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Drug Abuse Treatment Act of 1972

Posted on :  January 2nd, 2017  |  By :  towardsrecovery

President Richard Nixon said, “Today I am pleased to sign into law the Drug Abuse Office and Treatment Act of 1972.”  The bipartisan bill was designed to tackle head on the problem of drug abuse in the country. The federal legislation that led to the adoption of the bill shows that there are numerous approach to resolve the problem of addiction. This also marked the clash between those who supported medical intervention and those who preferred punishing the offenders.

The History

Did you know that during the 1920s many private doctors were arrested because they prescribed maintenance doses for the treatment of addiction? This was at a time when lawmakers were looking into the rehabilitation of drug users while increasing punishment for trafficking of narcotics.

Two narcotic farms were established in Kentucky and Texas. These were intended to confine and treat addicts who were sentenced to federal prison. These farms remained in operation until the early 70s. It was not until the 1960s that addiction was considered as a treatable disease.

Such renewed popularity resulted in the passage of the Narcotic Addict Rehabilitation Act of 1966. Civil process treatment and rehabilitation began to take place. Amendments were eventually passed in 1968 and authorized federal grants that will help states and private organizations to develop treatment and rehabilitation facilities.

Eventually, various federal drug policies became clearer with the creation of a single statute by congress that resulted in the Comprehensive Drug Abuse Prevention and Control Act of 1970. The purpose was to deal with the prevention and treatment of drug addiction including the banning of drug trafficking. An allocation of $3.5 million was given to the Office of Education and another $1 million to the National Institutes of Health to be used for the implementation of research, education, and training covering drug abuse.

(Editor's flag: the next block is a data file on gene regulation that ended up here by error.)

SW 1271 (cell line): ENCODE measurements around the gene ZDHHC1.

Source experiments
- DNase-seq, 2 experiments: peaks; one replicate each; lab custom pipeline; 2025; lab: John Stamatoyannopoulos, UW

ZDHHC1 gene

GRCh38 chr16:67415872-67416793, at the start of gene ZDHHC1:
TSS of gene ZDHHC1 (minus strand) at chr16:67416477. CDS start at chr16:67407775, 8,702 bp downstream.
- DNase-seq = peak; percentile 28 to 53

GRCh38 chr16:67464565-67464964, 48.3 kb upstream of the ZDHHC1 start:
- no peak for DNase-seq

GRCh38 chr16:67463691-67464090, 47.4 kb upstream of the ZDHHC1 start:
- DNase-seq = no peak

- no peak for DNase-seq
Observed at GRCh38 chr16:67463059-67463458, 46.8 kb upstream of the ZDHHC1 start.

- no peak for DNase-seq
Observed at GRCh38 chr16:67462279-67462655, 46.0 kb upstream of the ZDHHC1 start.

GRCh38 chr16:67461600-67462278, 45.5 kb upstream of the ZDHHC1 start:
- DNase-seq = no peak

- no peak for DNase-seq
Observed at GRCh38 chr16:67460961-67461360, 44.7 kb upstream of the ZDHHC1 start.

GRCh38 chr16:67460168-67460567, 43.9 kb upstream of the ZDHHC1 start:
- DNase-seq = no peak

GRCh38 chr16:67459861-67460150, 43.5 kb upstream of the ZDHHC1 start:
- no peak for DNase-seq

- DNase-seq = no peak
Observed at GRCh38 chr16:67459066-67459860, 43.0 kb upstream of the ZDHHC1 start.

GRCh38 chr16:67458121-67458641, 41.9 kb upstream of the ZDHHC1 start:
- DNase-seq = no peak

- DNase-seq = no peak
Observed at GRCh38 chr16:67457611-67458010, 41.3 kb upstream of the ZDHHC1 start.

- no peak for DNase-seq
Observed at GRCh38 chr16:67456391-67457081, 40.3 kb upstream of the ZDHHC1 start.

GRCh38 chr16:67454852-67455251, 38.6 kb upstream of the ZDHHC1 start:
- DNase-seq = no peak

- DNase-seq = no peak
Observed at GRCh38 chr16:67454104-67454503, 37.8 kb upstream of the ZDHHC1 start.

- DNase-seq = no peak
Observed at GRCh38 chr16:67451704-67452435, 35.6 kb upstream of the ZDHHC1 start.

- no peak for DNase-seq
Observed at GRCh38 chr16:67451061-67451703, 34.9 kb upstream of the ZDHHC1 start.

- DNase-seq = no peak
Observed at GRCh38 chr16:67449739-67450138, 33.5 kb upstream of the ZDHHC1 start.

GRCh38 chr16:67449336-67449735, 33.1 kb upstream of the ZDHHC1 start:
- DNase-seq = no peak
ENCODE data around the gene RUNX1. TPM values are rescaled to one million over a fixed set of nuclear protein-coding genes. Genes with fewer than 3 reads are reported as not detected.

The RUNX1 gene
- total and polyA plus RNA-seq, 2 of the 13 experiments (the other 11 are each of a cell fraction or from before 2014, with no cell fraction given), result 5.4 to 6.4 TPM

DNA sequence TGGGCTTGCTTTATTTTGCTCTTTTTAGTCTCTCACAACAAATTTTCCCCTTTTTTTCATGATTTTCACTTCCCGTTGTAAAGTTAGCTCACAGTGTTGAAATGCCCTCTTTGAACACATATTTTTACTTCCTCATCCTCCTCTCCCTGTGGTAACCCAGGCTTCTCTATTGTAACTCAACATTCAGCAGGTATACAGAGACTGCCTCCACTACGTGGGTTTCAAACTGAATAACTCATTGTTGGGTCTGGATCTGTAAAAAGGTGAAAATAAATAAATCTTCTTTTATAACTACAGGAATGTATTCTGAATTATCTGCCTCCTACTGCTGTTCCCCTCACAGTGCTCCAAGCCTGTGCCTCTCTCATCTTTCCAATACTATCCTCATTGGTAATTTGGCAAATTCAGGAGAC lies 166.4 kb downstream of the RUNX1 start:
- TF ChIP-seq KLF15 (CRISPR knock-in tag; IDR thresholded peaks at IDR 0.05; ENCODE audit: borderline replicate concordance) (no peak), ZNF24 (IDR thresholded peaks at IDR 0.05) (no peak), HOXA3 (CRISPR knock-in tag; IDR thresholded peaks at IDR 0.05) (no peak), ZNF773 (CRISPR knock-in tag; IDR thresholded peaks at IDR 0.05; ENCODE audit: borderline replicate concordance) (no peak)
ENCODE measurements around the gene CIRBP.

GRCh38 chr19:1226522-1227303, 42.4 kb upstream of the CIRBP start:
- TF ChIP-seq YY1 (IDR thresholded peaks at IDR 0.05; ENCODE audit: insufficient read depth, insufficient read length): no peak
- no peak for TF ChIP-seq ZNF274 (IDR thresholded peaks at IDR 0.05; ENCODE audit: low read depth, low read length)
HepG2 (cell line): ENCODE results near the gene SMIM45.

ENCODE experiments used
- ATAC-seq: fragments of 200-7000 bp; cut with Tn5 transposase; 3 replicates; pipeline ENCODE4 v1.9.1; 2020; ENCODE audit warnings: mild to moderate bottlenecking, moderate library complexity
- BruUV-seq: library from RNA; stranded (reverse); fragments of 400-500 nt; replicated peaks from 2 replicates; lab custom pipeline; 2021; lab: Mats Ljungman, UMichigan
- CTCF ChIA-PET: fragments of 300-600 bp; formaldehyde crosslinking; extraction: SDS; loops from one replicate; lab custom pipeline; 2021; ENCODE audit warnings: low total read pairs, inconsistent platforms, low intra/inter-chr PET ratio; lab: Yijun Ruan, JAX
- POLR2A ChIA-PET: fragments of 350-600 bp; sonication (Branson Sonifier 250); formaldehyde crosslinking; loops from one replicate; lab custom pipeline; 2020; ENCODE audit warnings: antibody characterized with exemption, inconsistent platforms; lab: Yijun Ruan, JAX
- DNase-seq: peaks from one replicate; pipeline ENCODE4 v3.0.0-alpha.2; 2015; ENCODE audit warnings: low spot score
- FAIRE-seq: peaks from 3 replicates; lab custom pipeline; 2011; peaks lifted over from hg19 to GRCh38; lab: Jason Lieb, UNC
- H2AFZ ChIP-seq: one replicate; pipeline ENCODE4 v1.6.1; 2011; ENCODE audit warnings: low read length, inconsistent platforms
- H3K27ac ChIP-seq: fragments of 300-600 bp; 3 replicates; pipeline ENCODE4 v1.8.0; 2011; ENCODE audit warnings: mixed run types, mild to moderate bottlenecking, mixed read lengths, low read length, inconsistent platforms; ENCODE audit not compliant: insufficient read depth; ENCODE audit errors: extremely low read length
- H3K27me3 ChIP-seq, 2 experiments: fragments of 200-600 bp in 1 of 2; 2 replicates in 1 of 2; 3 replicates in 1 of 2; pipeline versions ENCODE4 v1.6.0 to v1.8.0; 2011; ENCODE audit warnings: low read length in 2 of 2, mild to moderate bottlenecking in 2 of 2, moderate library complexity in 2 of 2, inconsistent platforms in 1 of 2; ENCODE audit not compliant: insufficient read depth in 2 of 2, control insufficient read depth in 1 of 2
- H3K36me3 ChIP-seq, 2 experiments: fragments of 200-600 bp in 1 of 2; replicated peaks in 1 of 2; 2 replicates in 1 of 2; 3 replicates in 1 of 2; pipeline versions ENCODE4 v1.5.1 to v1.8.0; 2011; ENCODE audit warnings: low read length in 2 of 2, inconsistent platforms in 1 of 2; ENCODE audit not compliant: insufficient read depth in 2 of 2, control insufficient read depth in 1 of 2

Network of Treatment Programs

The desire of congress to have a diverse network of drug abuse treatment programs across the country was enforced by the Drug Abuse Office and Treatment Act (DAOTA) in 1972. The Special Action Office for Drug Abuse Prevention was created under this law along with the establishment of the National Institute on Drug Abuse (NIDA); which was under the umbrella of the National Institute for Mental Health.

What was the role of the federal government? The federal government was supposed to take charge of the coordination, training, and allocation of seed money that will help fund the drug abuse prevention activities of each state. There was a significant reduction observed in the rate of drug abuse, but its continued spread was an indication for the need for more effective and visible role for the federal government.

Federal Leadership

The federal leadership began to assert itself via periodic amendments to the 1972 law, particularly through the extended prevention, education, and treatment programs. This was significant since there was a shift in the use of different drugs across the country.

The adjustment in the strategy of the federal government allowed the drug abuse programs to focus on the needs and priorities of the offenders using cost-effective methods. Indicators showed that drug abuse was growing extensively, and as such, there was a need to respond with intervention and program methods that can effectively reach more people.

The revitalized programs intended to penetrate high risk population groups like that of women, the elderly, and the youth. This puts emphasis on the need for high-level coordination to effectively curb the problem of drug abuse. Localities with high drug abuse rates had to step up and become actively involved not only in the planning but also in the coordination of efforts to abate the drug abuse problem.

Today the changing patterns of drug abuse continue, hence the need for more innovative and responsive programs from various treatment centers. To effectively respond to these changing patterns, the Towards Recovery Clinics Inc. relies on a comprehensive assessment and individualized treatment plan to help drug abusers regain their lives.

Contact Towards Recovery Clinics Inc. today to know more about their programs.

Who We Serve ?

  • Individuals using/abusing street narcotics (e.g. heroin).
  • Patients abusing prescription narcotics(i.e., Codeine, Talwin, Percocet/Percodan, Dilaudid, Morphine or Demerol, et cetera).
  • Individuals displaying any of the following behaviours: Compulsive drug use or drug seeking/craving.
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